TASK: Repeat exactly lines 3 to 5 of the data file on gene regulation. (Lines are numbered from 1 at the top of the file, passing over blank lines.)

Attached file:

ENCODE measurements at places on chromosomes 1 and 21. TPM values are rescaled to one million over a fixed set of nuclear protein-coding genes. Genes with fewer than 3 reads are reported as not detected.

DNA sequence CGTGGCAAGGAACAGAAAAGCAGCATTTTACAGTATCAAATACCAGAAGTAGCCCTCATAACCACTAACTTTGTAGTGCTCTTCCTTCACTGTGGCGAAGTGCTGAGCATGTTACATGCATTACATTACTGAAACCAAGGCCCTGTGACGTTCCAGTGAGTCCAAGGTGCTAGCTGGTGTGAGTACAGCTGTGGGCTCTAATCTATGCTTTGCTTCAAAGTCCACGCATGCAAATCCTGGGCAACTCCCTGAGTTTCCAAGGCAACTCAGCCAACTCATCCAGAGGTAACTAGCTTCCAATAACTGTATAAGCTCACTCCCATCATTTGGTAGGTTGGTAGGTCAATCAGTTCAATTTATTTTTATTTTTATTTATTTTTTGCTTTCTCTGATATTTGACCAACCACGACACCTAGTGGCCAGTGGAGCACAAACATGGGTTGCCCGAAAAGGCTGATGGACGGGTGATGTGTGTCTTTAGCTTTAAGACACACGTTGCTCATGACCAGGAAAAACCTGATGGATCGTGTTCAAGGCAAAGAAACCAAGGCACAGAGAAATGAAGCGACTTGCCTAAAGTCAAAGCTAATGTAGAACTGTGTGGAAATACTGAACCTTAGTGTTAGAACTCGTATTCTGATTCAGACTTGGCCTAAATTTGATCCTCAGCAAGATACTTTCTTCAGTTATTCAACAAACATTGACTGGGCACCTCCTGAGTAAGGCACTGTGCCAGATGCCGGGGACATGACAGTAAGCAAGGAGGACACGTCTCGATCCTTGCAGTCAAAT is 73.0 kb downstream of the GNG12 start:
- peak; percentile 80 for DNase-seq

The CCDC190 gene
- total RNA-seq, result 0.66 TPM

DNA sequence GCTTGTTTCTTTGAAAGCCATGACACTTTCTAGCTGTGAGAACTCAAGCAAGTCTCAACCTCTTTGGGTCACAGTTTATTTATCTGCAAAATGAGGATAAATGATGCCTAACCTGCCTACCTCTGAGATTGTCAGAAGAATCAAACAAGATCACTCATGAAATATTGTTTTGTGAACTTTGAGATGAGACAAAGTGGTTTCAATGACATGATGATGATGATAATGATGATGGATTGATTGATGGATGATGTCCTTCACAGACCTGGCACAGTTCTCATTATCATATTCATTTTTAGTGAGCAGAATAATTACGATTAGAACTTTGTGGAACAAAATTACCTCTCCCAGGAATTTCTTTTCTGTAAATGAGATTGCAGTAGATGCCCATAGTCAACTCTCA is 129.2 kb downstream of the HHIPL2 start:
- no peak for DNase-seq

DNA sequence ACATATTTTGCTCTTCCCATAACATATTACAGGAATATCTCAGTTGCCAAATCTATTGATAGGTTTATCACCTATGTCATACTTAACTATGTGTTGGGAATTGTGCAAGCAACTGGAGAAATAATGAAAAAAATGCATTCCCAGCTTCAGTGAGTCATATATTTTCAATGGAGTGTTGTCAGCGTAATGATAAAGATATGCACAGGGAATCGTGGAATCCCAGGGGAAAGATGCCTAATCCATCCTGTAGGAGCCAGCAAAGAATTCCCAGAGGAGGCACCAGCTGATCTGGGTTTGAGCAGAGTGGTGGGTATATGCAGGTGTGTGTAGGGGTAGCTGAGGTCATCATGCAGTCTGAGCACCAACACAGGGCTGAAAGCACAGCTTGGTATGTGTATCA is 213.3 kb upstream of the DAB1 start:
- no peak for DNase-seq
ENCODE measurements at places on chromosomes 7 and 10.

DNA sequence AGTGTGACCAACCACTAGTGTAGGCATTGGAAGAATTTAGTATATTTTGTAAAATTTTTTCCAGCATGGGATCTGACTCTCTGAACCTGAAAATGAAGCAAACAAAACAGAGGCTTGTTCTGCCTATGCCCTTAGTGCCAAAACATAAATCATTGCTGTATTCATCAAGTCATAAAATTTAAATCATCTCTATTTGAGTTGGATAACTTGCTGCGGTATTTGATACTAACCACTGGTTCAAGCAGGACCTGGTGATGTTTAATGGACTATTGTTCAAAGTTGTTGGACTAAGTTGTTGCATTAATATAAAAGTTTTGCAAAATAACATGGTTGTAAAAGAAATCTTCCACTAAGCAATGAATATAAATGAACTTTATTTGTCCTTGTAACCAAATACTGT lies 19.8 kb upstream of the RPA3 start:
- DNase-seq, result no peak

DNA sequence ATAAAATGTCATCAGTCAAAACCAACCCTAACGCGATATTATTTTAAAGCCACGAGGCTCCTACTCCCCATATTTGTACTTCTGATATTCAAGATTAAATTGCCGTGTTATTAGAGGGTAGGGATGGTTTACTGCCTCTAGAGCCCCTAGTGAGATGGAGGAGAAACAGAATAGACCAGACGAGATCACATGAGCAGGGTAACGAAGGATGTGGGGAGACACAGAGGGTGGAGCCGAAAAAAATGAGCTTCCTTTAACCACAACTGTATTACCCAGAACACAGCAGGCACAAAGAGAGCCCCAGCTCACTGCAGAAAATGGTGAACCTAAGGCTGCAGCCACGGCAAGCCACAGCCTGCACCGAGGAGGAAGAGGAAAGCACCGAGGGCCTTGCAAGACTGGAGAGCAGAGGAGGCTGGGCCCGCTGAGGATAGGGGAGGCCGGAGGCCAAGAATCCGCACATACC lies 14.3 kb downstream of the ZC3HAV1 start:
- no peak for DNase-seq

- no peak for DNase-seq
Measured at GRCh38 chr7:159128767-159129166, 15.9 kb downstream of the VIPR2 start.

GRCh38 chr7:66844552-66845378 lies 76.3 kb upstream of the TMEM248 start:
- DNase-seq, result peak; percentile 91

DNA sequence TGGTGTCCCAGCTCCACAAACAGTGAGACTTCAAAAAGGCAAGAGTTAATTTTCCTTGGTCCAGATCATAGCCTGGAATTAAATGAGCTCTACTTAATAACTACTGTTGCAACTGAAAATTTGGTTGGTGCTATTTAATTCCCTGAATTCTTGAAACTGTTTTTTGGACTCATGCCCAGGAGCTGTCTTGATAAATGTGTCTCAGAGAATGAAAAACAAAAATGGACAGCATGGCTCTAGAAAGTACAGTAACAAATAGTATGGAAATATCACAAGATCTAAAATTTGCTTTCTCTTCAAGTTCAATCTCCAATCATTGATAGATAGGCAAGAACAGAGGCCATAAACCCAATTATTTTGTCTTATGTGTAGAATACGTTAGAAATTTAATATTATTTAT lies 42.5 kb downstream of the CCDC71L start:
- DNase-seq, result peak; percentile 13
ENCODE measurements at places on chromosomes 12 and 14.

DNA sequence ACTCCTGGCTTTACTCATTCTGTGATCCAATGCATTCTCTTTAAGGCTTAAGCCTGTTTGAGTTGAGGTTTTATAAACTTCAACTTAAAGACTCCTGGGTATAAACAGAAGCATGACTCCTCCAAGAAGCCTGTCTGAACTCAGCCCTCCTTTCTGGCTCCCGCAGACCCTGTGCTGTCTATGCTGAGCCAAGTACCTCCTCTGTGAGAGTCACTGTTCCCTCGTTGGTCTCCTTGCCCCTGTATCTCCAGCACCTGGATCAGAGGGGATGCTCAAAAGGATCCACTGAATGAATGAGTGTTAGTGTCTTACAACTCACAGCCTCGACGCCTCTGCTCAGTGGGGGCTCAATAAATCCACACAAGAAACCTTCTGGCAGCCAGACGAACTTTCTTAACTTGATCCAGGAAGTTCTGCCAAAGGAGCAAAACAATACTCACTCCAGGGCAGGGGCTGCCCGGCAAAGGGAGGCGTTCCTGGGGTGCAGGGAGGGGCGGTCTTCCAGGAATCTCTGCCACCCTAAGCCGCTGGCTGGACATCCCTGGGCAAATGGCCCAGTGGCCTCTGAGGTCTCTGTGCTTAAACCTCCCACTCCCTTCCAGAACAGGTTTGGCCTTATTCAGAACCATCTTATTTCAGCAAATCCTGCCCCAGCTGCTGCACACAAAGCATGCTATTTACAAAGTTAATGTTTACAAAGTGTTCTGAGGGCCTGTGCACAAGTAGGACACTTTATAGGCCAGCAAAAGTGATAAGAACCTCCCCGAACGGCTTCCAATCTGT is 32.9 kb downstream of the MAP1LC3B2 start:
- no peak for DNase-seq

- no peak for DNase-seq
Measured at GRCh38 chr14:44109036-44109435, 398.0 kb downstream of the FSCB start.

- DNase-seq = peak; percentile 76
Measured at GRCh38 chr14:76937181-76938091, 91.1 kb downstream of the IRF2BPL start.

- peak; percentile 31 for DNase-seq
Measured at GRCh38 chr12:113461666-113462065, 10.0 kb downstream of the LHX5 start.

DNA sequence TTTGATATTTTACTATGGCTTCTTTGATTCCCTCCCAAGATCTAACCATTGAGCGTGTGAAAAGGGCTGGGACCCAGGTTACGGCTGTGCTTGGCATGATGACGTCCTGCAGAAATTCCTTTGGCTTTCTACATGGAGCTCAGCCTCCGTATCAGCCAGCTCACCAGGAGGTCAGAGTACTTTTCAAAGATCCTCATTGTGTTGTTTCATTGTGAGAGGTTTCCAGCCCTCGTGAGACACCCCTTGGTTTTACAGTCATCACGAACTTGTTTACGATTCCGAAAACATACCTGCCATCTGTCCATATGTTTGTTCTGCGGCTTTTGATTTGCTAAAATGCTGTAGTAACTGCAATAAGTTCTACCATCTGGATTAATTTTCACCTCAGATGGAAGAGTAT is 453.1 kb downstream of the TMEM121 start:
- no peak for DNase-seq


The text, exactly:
- peak; percentile 80 for DNase-seq

The CCDC190 gene
- total RNA-seq, result 0.66 TPM